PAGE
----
November 18, 2015

Pathfinders’ Bus Crashes After Brakes Fail En Route to Mexican Camporee

, Inter-American Division

Nearly three dozen Pathfinders escaped a bus crash with mostly scratches and bruises thanks to God’s miraculous intervention after their vehicle lost its brakes on a mountainous road en route to a camporee in Mexico, their director said.

Director Sergio Cruz Robles described a horrific race down the mountain at 5:30 a.m. on Nov. 13 as the Pathfinders from the state of Michoacan in central Mexico traveled 330 miles (530 kilometers) to the camporee of about 3,300 Pathfinders.

Cruz said he realized that the bus driver was struggling to make the curves on the mountainous road all night, so he moved closer to the front of the bus to see what was wrong.

“I could tell that the bus driver was trying hard to find a way to stop,” Cruz said by phone from his hospital bed, where he was recovering from a fractured pelvis. “We were either going to land in a large ditch or crash into a tree, and that could have been fatal.”

The bus was carrying 38 people, including the hired driver. It was about 450 kilometers into the trip when the brakes gave way.

“As the bus lost control, I feared the worst and I heard the driver yell, ‘Hold on everyone!’” Cruz said.

Most everyone was sleeping at the time.

“But I saw the hand of God because the bus just went onto its side as if to just lay down softly on its side without any strong impact,” Cruz said. “The kids only received scratches and bumps in the accident.”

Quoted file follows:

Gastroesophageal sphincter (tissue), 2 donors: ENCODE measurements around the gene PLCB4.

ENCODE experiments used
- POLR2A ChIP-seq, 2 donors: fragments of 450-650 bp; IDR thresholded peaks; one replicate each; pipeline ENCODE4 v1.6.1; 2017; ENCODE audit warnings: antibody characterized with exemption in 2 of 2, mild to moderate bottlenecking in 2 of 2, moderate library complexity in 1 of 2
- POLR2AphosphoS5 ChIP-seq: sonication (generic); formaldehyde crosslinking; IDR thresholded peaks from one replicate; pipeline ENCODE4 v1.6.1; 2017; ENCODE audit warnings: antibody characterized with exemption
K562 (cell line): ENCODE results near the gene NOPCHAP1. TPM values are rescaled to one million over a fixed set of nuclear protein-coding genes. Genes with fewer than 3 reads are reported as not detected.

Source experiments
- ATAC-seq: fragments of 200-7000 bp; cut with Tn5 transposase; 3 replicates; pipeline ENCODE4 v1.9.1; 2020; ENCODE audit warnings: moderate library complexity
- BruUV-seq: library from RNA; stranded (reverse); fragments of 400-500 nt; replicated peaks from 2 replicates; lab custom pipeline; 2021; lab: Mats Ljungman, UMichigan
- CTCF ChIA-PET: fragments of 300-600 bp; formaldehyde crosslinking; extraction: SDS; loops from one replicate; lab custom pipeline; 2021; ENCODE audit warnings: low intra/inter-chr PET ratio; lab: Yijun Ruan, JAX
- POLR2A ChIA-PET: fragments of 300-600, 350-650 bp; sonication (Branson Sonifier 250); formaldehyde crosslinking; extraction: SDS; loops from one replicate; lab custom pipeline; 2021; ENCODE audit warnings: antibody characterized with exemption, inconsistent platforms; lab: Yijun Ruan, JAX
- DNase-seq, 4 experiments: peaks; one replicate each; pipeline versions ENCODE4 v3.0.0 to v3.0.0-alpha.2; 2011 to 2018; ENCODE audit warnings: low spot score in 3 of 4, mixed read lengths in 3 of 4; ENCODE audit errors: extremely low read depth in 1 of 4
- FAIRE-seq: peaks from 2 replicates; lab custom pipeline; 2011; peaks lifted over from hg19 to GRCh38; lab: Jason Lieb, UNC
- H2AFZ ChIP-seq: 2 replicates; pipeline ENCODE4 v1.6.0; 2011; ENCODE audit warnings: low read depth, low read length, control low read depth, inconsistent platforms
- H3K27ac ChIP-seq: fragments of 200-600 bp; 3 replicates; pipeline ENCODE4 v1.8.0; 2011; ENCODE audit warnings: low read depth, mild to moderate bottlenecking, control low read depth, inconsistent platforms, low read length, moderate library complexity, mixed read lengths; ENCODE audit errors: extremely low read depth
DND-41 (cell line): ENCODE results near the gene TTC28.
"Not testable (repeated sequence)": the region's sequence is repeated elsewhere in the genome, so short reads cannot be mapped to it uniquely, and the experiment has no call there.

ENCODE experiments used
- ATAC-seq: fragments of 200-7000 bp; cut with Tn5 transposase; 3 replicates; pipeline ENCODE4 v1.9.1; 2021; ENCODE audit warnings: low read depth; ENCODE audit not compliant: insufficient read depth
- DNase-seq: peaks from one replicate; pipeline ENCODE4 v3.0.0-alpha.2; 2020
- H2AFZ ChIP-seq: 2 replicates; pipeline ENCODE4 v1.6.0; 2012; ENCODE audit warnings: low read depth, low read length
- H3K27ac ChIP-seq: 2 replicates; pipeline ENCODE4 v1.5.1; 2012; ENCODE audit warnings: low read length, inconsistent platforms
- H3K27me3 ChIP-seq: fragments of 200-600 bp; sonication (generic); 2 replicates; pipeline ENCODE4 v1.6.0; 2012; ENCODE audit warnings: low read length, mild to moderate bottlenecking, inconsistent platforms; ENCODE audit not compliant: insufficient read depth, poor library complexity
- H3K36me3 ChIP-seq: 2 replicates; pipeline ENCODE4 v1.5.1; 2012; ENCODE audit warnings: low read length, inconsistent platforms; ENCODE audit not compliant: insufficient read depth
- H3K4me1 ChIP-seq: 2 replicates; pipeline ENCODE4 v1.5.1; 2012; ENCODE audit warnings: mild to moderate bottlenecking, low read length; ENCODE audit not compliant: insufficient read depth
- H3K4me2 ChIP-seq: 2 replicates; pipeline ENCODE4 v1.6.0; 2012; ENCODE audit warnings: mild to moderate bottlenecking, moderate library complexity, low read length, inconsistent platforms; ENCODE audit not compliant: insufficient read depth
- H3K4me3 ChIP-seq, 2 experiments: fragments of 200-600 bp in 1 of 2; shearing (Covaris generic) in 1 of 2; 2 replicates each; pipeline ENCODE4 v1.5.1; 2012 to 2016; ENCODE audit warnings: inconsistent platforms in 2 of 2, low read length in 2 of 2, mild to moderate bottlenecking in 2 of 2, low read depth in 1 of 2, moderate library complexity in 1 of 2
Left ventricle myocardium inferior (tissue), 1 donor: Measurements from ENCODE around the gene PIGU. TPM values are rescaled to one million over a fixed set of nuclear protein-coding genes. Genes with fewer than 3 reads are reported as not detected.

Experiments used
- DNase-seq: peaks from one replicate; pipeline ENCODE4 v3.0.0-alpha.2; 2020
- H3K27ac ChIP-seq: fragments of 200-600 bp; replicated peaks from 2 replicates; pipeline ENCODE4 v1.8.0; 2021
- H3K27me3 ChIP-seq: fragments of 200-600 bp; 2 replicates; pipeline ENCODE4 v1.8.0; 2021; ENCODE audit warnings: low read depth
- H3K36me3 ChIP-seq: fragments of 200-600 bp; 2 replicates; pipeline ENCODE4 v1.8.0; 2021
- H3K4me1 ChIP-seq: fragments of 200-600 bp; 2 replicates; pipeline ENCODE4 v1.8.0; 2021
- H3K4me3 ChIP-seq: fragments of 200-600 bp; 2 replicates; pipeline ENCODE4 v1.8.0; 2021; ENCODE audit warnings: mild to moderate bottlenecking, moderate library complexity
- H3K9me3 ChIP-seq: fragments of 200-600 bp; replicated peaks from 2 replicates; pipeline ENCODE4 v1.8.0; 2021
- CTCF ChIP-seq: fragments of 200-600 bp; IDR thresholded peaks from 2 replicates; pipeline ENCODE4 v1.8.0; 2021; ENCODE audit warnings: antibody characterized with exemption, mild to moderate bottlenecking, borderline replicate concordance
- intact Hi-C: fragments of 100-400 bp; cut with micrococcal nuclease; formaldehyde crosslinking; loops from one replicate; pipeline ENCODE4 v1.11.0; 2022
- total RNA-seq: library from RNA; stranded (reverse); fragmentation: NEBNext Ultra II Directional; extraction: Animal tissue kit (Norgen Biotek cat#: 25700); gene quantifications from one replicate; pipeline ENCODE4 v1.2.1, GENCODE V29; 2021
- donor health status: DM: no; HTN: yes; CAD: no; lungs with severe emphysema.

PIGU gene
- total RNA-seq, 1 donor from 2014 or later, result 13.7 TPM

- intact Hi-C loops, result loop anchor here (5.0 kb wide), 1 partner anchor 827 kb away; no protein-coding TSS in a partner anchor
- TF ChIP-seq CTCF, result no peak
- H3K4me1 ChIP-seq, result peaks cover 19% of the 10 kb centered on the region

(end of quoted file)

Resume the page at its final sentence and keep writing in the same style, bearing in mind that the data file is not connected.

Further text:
The front page of a local newspaper shows the bus crash with the headline "Safe and Sound!" (Jiwan S. Moon)

Passing car drivers called for help.

All 38 people on the bus received first aid on the spot and three were transferred to hospitals in Cuernavaca, said Mauricio Lambra, director for emergency medical response in Mexico.

The three included Cruz and two Pathfinders, ages 13 and 11, who suffered minor injuries to the neck and head. The driver was not injured.

A government child welfare agency took custody of the children and later released them directly to their parents according to national child protection laws.

Local church administrators drove to the accident site to retrieve suitcases to hand over to the parents. Because the parents had to travel the more than six hours to fetch their children and then deal with government bureaucracy to secure their release, the Pathfinders did not make it to the camporee, which was held on Nov. 13 to 16 at the Adventist Camp in Xalostoc, Morelos, Cruz said.

The Pathfinders, who represented three different clubs, had been preparing for five months to attend the Central Mexican Union camporee, an event held every five years. They were disappointed to have made it within 90 minutes of the camporee, but “we are so thankful for God’s protection,” Cruz said.

He said the Pathfinders had planned to attend an investiture ceremony at the camporee to mark the completion of their year in Pathfinders.

“Now we will work on preparing something very nice to give them,” he said, adding, “Thanks to God for the miracle He granted us so every child can receive an investiture pin.”